Saturday, September 15, 2018

City Notes '18 Bonus | The Eternal Current: Practice-Based Gathering: Why We Receive Communion Together Every Week

Receiving weekly Communion with Emmaus City Church helps us return to Christ, over and over. It is in Christ and through Christ and because of Christ that we give everything for Christ and for the love and life of Worcester.

Today's notes are a bonus in order to reflect deeply on the importance of the Eucharist being central for Emmaus City's gathering as we practice following Jesus's words and walking in step with His Spirit together in all of life.

Chapter 5 | Church As a Gymnasium: A Practice-Based Gathering: Eucharist

The Eucharist (Communion or the Lord's Supper or the table or Mass) is the high point of the gathering. I encourage you to read Orthodox theologian Alexander Schmemann's book For the Life of the World and Father Ronald Rolheiser's book Our One Great Act of Fidelity to consider more about the mystery of what happens at the table that Christians have believed throughout history. If you are unfamiliar with the depth and richness of a Eucharistic theology (as I was), these books are like portals into a new world. Read them slowly, reverently, and with great joy.

But even more important than reading about Communion is receiving Communion. If at all possible, find a spiritual community that helps you receive Communion every week. Here are a few reasons to encourage you why:

1 | Receiving Weekly Communion Helps Us Return to Christ, Over and Over

With weekly Communion, no matter what else happens in the service, we land back in this central practice of the presence of Christ every week. After learning about lament, we bring our broken hearts into the presence of Christ. After experimenting with a new practice, we bring our destabilized selves into the presence of Christ. After celebrating God's goodness, we bring our overflowing gratitude into the presence of Christ. Rather than getting stuck in the concepts of information shared during a sermon or even in our own spiritual practice, we accept the invitation to bring whatever we're holding into the presence of the One who called us.

| 2
 | The Weekly Eucharist Reminds Us That a Practice-Based Faith is Not Ultimately about Practice 

It is in Christ and through Christ and because of Christ that we risky getting into the River (John 7:37-39; Ezekiel 47) at all. Communion helps us keep the main thing the main thing. All is Christ (1 Corinthians 8:6Colossians 3:11).

| 3 | Receiving the Eucharist Every Week Transforms Us into People Who Can Humbly Receive from God 

Early in the life of our faith community, Ian Morgon Cron, an Episcopal priest, taught on the heart, theology, and practice of the Eucharist. It was mind stretching and heart forming. At one point, he proactively declared, "Remember, friends, you never take Communion." In a surprised and uncomfortable silence, he smiled and whispered, "It can only be received. Taking is what happened in the Garden of Eden. But opening our hands to receive will put the world back together." This imagery has forever formed our community—both as we approach the table and as we approach the world. Week after week, as we humbly return to the table with our hands open, we learn how to receive from God. Slowly we are becoming people who can get out of our own way and allow God to bring whatever He may.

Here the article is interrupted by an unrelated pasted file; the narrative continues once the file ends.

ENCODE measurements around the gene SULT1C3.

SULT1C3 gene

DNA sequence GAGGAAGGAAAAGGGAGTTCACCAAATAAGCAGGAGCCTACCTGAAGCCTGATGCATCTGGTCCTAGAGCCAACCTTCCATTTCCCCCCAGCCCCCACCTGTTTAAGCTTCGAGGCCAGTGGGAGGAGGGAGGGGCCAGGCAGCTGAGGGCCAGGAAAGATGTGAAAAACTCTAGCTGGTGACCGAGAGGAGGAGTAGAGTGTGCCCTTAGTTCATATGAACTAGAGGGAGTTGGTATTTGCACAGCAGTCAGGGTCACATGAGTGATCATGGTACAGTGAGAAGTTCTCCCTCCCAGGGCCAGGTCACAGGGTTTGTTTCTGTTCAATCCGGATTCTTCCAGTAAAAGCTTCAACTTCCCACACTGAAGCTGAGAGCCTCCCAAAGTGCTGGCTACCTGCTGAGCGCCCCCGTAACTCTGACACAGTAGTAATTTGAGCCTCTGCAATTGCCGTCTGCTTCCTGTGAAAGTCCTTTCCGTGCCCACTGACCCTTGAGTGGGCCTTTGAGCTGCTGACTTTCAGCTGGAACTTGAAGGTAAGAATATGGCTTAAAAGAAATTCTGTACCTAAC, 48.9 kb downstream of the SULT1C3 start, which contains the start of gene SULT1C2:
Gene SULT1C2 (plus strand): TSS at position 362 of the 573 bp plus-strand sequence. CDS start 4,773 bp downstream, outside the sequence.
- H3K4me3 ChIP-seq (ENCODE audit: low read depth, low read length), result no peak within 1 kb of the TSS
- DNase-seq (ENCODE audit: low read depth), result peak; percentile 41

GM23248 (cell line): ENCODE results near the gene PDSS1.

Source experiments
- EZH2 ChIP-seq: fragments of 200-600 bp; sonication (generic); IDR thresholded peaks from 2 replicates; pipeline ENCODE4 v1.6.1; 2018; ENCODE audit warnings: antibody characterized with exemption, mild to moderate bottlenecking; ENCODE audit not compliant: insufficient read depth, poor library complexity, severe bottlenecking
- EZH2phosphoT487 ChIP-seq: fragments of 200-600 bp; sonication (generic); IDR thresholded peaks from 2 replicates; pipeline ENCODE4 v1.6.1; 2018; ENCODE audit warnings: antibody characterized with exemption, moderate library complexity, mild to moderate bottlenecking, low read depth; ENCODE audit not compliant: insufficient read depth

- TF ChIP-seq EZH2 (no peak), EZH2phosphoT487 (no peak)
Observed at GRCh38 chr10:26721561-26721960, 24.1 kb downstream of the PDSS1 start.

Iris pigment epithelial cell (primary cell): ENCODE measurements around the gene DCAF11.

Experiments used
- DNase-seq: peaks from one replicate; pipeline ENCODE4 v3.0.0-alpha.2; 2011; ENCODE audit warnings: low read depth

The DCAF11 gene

| 4 | The Eucharist Isn't the Ending but the Beginning

Roman Catholics refer to the Eucharist as the Mass, which is derived from the Latin word missa. Missa is related to the word mission and can be translated as "sent." The word Eucharist literally means "thanksgiving." Therefore, the Eucharist is a feast of thanksgiving that launches us into our mission in the world.

Deep Connection Between the Eucharist and Mission

The Bible's answer to this question is the Church. God's plan is to become present to the world in and through a people, and then invite the world to join with Him. How does this happen? In the simplest of terms, a group of people gather and become present to God. In our life together, we recognize God in the presence of Jesus Christ through disciplines in which He has promised, "I am in your midst." By knowing God's presence in Christ in this way, we are then able to recognize His presence in the world. We participate in His work in the world, and His presence becomes visible. The world then sees God's presence among us and through us and joins in with God. And the world is changed. This, I contend, is faithful presence. This is the Church. And this is how God has chosen to change the world.

While Fitch suggests seven disciplines that help us tend to Christ's presence (the Lord's Table, Reconciliation, Proclaiming the Gospel, Being with the "Least of These," Being with Children, Plurality of Diversely Gifted Leaders, and Kingdom Prayer), he begins with the Eucharist. We practice tending to Christ's presence at the table each week so that our eyes are opened to Christ's presence all week long.

Next post: City Notes '18 | Learning to Speak God from Scratch: Sin: A Mountain of Metaphors

Here are links to previous City Notes books:

2017 | Gospel Fluency; Moving Towards Emmaus; Evangelical, Sacramental, and PentecostalFaith Without Illusions

2018 | The Eternal Current Part 1 of 3The Eternal Current Part 2 of 3; The Eternal Current Part 3 of 3

Christ is all,

Rev. Mike "Sully" Sullivan

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